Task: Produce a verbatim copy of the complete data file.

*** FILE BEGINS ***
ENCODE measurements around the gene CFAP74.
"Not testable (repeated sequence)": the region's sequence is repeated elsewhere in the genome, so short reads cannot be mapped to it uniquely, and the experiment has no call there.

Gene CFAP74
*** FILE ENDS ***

ENCODE measurements around the gene CFAP74.
"Not testable (repeated sequence)": the region's sequence is repeated elsewhere in the genome, so short reads cannot be mapped to it uniquely, and the experiment has no call there.

Gene CFAP74